Fallout From a Failed Chemo Instillation
Last updated: April 2023
The ride home from Mom's first chemo instillation was heavy. We had done everything within our power to prepare her for this day, but it felt like a failure of sorts. Mom used to say she was "a wimp when it comes to pain," but I disagreed.
I knew how tough she was because of how she had always taken the metaphorical and physical punches life dealt her. Yet, I also knew how quick she was to be hard on herself. She saw her bladder's painful reaction to the chemo as a personal failure.
The emotional, nearly frantic, and teary-eyed woman I drove home was not my normal Mom.
Knowing that she was likely beating herself up quietly, I tried to breach the internal war. "I'm so proud of you, Mom. I can't imagine how you must be feeling."
"Son," she said through tears that deceived her, "What if I messed this up?"
"What do you mean?" I prodded.
"What if I messed up by not holding it in long enough? And then they took the second medicine away from me. I need it to get better!" Her tears fell fast as anvils on her blouse and lap, though her voice was unyielding.
"Mom, don't think like that. It's not helping you or us," I begged. "What if this becomes a good thing? Some of the healing you have experienced before was a mistake, remember?"
I referred to her accidental self-overdose of an anti-rejection medication a decade prior. She mistakenly poisoned herself by overdosing for weeks, with the result of putting her rare and formerly incurable pure red-cell aplasia into remission.
"I don't know, Son. I just don't know..."
Realizing there were cracks on the floor
I was admittedly frustrated that I could not speak with her care team in person. She sometimes left her appointments with paperwork, but it never had a good, direct phone number with someone intimately familiar with her case. At worst, it was a run-around.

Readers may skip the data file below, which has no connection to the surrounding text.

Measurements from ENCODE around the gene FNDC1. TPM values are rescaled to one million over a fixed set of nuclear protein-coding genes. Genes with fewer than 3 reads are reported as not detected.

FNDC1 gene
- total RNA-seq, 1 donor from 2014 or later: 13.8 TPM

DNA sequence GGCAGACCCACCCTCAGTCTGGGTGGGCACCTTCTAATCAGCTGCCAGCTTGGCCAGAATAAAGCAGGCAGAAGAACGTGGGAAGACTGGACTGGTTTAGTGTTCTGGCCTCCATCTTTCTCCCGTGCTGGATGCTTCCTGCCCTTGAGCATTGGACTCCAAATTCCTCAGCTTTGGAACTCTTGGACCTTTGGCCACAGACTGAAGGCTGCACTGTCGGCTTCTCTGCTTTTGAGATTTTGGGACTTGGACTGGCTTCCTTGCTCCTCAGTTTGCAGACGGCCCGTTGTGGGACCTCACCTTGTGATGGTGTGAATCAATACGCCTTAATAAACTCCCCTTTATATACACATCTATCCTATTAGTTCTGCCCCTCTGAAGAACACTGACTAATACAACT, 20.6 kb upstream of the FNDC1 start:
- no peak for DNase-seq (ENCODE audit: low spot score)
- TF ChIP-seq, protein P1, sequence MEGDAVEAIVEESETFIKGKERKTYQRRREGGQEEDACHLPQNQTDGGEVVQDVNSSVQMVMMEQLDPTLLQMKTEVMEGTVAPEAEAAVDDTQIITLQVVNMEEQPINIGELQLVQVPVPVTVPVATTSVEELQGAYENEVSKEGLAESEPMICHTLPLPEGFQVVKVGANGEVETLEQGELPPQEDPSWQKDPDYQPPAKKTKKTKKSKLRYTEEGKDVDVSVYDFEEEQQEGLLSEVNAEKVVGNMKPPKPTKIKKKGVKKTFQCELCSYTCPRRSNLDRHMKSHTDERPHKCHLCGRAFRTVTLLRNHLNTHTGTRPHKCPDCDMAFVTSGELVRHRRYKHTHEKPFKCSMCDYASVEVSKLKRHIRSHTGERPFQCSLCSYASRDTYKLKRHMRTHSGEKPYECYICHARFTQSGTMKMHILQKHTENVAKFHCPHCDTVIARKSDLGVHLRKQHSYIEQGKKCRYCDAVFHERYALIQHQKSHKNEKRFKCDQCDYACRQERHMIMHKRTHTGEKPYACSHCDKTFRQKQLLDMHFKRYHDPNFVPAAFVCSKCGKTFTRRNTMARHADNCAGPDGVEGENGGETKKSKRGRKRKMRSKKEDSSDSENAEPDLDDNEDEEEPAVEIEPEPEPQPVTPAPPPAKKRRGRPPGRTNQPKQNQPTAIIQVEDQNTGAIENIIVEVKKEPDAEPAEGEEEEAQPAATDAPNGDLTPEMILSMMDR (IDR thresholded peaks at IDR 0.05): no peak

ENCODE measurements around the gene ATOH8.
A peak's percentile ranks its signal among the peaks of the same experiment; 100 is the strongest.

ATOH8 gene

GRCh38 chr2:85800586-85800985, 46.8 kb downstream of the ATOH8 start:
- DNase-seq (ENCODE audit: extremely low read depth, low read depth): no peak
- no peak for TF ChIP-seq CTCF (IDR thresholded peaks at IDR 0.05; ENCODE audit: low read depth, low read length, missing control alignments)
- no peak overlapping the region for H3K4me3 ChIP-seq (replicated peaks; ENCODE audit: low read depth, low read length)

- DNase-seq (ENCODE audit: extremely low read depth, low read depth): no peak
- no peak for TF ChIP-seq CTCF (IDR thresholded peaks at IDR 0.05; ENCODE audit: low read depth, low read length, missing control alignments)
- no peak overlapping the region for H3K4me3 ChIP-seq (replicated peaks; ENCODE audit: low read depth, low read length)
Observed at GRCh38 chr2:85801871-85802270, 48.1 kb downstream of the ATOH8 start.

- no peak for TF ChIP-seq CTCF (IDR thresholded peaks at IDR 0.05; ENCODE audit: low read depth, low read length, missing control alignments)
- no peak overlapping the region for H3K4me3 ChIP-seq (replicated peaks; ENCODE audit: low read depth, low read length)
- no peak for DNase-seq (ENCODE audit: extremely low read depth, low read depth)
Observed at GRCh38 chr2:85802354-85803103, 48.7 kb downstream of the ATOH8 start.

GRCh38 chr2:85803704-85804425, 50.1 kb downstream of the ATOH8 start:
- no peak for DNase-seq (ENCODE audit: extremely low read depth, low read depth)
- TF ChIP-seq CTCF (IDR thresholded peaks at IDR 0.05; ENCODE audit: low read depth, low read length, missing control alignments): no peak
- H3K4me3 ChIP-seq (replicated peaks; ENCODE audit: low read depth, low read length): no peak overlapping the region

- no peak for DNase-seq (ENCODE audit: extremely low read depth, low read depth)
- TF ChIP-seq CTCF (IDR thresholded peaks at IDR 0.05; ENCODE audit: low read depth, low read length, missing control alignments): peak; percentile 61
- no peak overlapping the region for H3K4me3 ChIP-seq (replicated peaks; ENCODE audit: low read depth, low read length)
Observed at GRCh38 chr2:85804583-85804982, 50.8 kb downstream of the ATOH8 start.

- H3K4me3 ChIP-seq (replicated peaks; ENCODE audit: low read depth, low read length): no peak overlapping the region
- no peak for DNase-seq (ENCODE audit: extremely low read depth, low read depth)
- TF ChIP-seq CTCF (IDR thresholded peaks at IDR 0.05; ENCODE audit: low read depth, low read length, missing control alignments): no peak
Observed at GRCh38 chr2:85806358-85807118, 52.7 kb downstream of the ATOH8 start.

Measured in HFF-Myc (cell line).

This was not what we expected from Stanford University. However, we had been working primarily with their Valley Care hospital in Pleasanton, a satellite affiliate and not officially a Stanford clinic. The level of care she received made that very obvious.
I gathered my thoughts, shut off my emotions, and tried to understand what was happening.
"So, what did the doctor say to you?"
"There is no doctor! I haven't seen a doctor!"
"Wait, what about Dr. Thong?"
"He's my urology surgeon; I don't think he's the one ordering the chemo," she said. "I keep telling them I need to see my doctor, and they just say I can't because of Covid." I could see her frustration coursing through her body. "They just keep saying they'll report to the doctor, but I don't know if they even talk to a doctor about me!"
That statement jarred me to my core. I knew something was wrong with the way she said it and the truth I had heard. However, what could we do? We weren't allowed access to her doctors unless we had an appointment, and those were hard to come by. Her cancer treatments and supporting activities took all our time and attention. We had to believe we were being led to do the right thing.
A change of plans
Once home, we got Mom settled in, as we were accustomed to after BCG instillations. We didn't know exactly how the chemo would make her feel.
The next day, we took her to draw labs at the request of the care team.
After a few days, they called and said she had some sort of reaction that may be an infection, so they canceled the next treatment session. They said we would start the following week again. We would add a 7th session at the end of the 6th to make up for the half-instillation and lost week.
Mom was frightened at the prospect of having to withstand this discomfort longer, but she said she would do it.
A disturbing side-effect
Mom's biggest complaint was the burning and urgency she felt after chemo. These were not new symptoms, just more aggressive than before. I think she handed it all magnificently.
After a few days, Mom began losing bits of tissue from inside her bladder. She would be using the restroom and feel clogged up. After applying hand pressure to her lower abdomen, she would hear and feel a rush, and urine would flow again.
She showed me the tissue a few of those times. They looked like black, burnt clots, usually about an inch or so in length and various widths. I tried to convince us that this was good, that her body was rejecting bad, cancerous tissue. It gave us a little hope.
Little did we know that hope would quickly disappear.
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